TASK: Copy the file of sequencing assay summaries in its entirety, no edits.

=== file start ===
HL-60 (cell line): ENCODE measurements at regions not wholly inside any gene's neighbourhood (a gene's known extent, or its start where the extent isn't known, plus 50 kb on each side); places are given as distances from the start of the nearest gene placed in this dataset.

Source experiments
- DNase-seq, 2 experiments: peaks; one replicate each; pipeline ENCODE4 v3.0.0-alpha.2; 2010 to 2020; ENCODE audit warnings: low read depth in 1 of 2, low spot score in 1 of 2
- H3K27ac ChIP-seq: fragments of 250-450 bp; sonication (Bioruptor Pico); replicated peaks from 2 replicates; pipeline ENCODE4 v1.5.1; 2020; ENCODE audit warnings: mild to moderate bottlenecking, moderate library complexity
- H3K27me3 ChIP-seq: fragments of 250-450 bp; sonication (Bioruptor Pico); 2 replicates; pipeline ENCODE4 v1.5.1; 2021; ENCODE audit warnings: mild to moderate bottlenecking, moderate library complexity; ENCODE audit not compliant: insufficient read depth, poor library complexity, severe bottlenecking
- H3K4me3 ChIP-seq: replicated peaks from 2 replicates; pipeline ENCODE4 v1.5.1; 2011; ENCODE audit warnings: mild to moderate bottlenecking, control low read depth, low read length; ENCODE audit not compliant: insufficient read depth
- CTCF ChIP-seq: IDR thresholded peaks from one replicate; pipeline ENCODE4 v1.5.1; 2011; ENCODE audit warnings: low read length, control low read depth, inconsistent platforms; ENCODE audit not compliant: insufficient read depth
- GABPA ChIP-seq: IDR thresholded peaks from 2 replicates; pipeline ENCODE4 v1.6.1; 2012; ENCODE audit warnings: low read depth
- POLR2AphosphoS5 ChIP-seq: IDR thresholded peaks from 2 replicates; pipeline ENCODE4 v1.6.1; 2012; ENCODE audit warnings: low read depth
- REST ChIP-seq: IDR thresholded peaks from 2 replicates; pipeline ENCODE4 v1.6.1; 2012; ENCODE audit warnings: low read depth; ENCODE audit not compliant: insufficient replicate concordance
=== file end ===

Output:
HL-60 (cell line): ENCODE measurements at regions not wholly inside any gene's neighbourhood (a gene's known extent, or its start where the extent isn't known, plus 50 kb on each side); places are given as distances from the start of the nearest gene placed in this dataset.

Source experiments
- DNase-seq, 2 experiments: peaks; one replicate each; pipeline ENCODE4 v3.0.0-alpha.2; 2010 to 2020; ENCODE audit warnings: low read depth in 1 of 2, low spot score in 1 of 2
- H3K27ac ChIP-seq: fragments of 250-450 bp; sonication (Bioruptor Pico); replicated peaks from 2 replicates; pipeline ENCODE4 v1.5.1; 2020; ENCODE audit warnings: mild to moderate bottlenecking, moderate library complexity
- H3K27me3 ChIP-seq: fragments of 250-450 bp; sonication (Bioruptor Pico); 2 replicates; pipeline ENCODE4 v1.5.1; 2021; ENCODE audit warnings: mild to moderate bottlenecking, moderate library complexity; ENCODE audit not compliant: insufficient read depth, poor library complexity, severe bottlenecking
- H3K4me3 ChIP-seq: replicated peaks from 2 replicates; pipeline ENCODE4 v1.5.1; 2011; ENCODE audit warnings: mild to moderate bottlenecking, control low read depth, low read length; ENCODE audit not compliant: insufficient read depth
- CTCF ChIP-seq: IDR thresholded peaks from one replicate; pipeline ENCODE4 v1.5.1; 2011; ENCODE audit warnings: low read length, control low read depth, inconsistent platforms; ENCODE audit not compliant: insufficient read depth
- GABPA ChIP-seq: IDR thresholded peaks from 2 replicates; pipeline ENCODE4 v1.6.1; 2012; ENCODE audit warnings: low read depth
- POLR2AphosphoS5 ChIP-seq: IDR thresholded peaks from 2 replicates; pipeline ENCODE4 v1.6.1; 2012; ENCODE audit warnings: low read depth
- REST ChIP-seq: IDR thresholded peaks from 2 replicates; pipeline ENCODE4 v1.6.1; 2012; ENCODE audit warnings: low read depth; ENCODE audit not compliant: insufficient replicate concordance